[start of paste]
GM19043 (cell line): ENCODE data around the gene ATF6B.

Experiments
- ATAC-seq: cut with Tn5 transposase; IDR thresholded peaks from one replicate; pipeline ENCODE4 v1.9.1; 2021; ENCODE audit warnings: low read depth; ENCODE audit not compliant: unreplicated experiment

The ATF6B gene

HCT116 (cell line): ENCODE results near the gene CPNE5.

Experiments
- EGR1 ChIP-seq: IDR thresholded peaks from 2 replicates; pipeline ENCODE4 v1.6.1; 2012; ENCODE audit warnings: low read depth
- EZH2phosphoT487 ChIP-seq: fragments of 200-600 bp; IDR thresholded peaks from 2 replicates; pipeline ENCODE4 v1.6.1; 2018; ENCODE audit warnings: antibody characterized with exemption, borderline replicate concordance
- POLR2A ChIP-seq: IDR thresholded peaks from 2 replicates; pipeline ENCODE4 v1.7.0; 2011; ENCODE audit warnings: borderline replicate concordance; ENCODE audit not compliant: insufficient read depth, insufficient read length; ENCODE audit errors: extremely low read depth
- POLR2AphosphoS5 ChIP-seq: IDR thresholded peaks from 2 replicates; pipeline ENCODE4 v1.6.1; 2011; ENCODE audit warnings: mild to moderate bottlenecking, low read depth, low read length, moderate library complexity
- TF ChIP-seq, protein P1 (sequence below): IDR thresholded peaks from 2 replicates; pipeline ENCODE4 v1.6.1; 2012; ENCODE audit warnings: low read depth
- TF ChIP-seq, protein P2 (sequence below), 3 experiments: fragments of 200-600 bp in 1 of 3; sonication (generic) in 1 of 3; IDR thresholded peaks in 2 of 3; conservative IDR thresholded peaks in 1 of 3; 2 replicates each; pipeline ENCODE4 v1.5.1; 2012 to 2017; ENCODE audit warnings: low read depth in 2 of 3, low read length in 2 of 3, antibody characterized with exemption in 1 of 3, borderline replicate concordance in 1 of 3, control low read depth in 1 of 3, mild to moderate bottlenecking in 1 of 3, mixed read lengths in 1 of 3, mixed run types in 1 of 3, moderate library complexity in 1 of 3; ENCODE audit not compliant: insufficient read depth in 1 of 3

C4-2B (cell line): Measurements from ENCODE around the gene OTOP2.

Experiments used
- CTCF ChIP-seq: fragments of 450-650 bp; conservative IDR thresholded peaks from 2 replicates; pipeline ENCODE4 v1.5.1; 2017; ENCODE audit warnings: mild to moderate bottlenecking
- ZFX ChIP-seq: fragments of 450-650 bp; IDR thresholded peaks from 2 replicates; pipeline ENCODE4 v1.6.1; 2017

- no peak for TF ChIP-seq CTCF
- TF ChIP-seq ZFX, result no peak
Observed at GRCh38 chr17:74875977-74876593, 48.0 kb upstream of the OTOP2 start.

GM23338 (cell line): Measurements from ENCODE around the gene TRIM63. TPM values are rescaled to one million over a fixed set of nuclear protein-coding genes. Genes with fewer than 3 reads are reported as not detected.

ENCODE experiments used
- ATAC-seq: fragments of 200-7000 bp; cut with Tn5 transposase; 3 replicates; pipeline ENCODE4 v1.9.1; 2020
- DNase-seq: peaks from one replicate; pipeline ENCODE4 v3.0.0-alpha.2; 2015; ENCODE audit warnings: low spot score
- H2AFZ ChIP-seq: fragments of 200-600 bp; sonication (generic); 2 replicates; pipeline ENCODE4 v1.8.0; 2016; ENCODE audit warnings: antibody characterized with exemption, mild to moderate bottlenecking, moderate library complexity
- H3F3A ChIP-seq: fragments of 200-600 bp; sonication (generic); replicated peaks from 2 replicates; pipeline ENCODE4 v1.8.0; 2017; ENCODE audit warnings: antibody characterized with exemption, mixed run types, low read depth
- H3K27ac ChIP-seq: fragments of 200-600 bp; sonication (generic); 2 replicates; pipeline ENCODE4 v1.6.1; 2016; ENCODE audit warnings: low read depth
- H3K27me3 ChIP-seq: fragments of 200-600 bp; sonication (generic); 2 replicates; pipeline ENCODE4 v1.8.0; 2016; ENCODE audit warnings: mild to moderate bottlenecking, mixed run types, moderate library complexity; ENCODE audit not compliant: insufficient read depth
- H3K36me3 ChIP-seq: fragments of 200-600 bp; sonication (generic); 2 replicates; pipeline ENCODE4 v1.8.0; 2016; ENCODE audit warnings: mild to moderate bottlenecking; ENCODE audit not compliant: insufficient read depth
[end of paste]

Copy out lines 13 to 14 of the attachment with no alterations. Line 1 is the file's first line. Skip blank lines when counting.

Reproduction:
C4-2B (cell line): Measurements from ENCODE around the gene OTOP2.

Experiments used